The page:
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One of my all time favorites. It still includes some of the drama and suspense of the first but with far more action leading to what I search a far more appealing storyline. As with Cameron's films he makes you feel for the core characters from the begin rather than just a bunch of '[email protected]#$%' marines (Although they are). The progression of Ripley was really defined by this film the 'brave but scared' Ripley of Alien is gone and a more determined, meaner Ripley emerges with elements of the older nurturing hero kept in check with a young girl called Newt. It definitely stands out miles compared to all the other 80's alien-type films of that decade.
**The Disney movie of the franchise** A primary shoot 'em up that comes complete with soldiers greasing up and watching each others muscles and also added an annoying child straight out of Oliver Twist. Cameron took everything Ridley Scott slowly built up and tossed it in the trash can to create a shot Stallone/ Schwarzenegger style action fiasco. People who like this one tend to not be fans of horror films as they complain about the _dark nature_ of the horror movie Alien 3 - LOL - and this is precisely the reason Aliens fails as part of the horror franchise that is Alien. - Charles Dance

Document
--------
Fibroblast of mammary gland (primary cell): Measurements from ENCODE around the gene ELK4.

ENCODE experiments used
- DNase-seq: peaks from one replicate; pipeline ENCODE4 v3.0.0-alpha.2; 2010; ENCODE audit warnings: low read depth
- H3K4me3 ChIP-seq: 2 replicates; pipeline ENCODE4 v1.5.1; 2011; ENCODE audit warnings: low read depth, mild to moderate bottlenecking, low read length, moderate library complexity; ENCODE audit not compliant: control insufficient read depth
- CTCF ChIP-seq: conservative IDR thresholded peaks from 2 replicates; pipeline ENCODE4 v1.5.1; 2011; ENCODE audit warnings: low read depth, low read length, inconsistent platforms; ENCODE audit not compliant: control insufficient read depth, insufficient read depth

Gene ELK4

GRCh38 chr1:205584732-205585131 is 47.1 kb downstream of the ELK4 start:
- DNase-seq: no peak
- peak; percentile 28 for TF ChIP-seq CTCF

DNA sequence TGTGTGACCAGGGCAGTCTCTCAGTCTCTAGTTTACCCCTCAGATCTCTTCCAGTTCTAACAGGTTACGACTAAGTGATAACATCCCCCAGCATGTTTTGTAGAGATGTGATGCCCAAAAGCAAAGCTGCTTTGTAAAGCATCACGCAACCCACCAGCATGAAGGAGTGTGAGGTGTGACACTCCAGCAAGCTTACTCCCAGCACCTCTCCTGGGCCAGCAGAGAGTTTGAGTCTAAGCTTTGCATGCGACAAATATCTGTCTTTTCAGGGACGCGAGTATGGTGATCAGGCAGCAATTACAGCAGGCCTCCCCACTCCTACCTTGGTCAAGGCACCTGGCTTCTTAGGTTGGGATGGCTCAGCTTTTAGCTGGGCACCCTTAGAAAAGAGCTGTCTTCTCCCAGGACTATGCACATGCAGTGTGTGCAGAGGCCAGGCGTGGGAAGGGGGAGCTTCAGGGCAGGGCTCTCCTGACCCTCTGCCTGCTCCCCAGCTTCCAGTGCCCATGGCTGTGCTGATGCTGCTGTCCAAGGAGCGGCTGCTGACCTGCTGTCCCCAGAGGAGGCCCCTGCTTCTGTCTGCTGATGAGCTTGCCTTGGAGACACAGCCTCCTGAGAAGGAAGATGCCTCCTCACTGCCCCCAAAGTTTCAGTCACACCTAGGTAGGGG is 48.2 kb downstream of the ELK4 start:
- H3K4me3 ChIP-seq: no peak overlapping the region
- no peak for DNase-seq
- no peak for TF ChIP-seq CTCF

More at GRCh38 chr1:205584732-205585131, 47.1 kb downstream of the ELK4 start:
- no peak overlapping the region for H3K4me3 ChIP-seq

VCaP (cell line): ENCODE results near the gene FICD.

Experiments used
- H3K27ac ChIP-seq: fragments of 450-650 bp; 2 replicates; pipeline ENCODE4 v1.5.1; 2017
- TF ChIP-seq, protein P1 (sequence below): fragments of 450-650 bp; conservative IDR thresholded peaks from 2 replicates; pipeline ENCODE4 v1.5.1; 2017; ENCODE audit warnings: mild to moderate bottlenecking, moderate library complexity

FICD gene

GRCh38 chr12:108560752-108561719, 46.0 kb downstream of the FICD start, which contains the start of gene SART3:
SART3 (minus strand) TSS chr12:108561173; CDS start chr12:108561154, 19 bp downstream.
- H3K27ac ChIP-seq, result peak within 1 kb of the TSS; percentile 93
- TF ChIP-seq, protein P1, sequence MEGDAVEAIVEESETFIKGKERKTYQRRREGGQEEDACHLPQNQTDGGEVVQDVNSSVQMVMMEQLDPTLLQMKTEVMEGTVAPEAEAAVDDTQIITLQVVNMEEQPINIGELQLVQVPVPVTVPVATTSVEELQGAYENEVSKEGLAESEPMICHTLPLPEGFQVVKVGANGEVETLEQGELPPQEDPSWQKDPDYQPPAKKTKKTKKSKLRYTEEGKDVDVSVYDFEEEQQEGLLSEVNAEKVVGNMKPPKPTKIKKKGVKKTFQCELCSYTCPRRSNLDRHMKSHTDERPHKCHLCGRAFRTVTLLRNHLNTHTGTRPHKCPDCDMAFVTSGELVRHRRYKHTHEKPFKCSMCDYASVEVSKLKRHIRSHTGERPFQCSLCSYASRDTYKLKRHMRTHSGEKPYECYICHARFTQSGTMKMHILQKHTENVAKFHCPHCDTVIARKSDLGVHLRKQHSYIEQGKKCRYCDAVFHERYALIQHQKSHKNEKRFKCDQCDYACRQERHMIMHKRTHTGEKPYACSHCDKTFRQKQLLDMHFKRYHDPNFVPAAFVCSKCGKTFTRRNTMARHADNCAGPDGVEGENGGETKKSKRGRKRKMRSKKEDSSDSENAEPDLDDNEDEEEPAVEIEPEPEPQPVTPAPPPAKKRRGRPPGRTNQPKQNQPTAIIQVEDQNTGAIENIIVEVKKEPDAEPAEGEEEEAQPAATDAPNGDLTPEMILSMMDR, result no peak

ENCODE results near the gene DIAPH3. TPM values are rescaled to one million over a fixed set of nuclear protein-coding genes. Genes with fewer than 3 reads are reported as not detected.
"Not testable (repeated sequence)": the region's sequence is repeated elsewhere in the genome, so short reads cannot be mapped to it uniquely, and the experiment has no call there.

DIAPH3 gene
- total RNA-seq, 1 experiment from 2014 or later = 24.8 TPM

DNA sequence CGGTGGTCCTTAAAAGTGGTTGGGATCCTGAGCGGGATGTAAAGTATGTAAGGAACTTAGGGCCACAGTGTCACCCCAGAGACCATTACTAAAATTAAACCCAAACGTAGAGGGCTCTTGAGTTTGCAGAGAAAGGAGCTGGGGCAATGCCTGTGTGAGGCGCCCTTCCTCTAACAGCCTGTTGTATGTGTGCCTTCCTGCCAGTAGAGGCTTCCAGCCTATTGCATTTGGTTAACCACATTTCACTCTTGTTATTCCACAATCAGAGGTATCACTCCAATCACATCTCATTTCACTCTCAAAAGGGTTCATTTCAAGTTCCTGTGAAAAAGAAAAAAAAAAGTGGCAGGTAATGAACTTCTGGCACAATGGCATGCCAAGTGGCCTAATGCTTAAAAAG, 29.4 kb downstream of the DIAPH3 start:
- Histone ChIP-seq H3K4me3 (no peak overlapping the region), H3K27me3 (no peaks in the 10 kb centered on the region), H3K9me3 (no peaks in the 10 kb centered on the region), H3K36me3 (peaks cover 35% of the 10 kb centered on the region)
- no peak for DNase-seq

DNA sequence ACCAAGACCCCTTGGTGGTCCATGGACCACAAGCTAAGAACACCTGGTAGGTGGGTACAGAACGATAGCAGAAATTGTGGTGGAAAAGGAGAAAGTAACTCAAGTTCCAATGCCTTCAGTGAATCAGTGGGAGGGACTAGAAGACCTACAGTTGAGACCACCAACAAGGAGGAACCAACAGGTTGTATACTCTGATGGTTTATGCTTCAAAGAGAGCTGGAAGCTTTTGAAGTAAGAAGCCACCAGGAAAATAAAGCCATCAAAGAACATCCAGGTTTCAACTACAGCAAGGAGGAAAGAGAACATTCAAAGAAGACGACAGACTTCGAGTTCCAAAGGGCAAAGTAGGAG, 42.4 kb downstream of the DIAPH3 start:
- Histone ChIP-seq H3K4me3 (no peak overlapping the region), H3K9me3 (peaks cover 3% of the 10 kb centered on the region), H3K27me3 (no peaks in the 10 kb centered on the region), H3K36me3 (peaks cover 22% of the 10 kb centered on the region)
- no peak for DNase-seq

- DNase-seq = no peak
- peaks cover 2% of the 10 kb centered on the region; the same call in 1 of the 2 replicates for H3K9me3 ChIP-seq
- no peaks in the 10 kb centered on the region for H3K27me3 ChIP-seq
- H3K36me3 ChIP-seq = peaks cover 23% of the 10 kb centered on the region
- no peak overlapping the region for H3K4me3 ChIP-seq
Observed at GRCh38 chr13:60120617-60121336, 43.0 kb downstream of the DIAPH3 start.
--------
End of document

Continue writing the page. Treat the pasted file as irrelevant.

"Ripley and the Soldiers" can be found in two versions: the short ver that cuts from Midway station directly to the Weyland-Yutani hearing, and the "director's cut" which cuts to a waiting room with a wall size "scenery channel" display. When I first saw the short version, I wondered how Ripley was able to create an immediate connection with Newt. "Sister solidarity" sounded bogus, and the "director's cut" cleared up that mystery. The more interesting "director's cut" reveals Newt's family on LV-426, a long discussion on what the surviving Marines are facing, and an action sequence featuring the deadly Sentry units. As Ripley suggested, I.Q.s did drop sharply among the Weyland-Yutani brass, with Carter Burke sending a deadly directive to "Hadley's Hope." In short: Ripley is living the blue collar life by day and experiencing a recurrent "Alien birth" nightmare at night. Carter Burke and Colonial Marine Lt. Gorman visit her, saying contact has been lost with LV-426. Signing a devil's with Weyland-Yutani, Ripley boards the "Sulaco" with a "company" of Colonial Marines. To her horror, an android, "Bishop" is part of the crew, recalling the murderous "Nostromo" science officer, Ash. The trash-talking Colonial Marines give Ripley's tale short shrift, as they prepare for the "Bug Hunt." The armed-to-the-teeth party finds no colonists, but evidence of a war to the death. Then something streaks out of hiding, pursued by Ripley. "Mewt" is the sole survivor of "Hadley's Hope" who views the soldiers with a disdainful "it won't create any differene." A computer find finds the colonists clustered deep below the power plant. The Marines descend into the sub-sub-basement level and search out how real Ripley's tale is. After retreating from Hell, the survivors seal themselves off from the "Xenomorphs" as best as they can, dispatching "Bishop" to bring down the other drop ship. The Aliens attack and the soldiers fall one after another, leading to an abduction and a face off in an egg-filled chamber. This sequel is superior to the first movie, and leads to "Ripley and the Convicts." 8/10.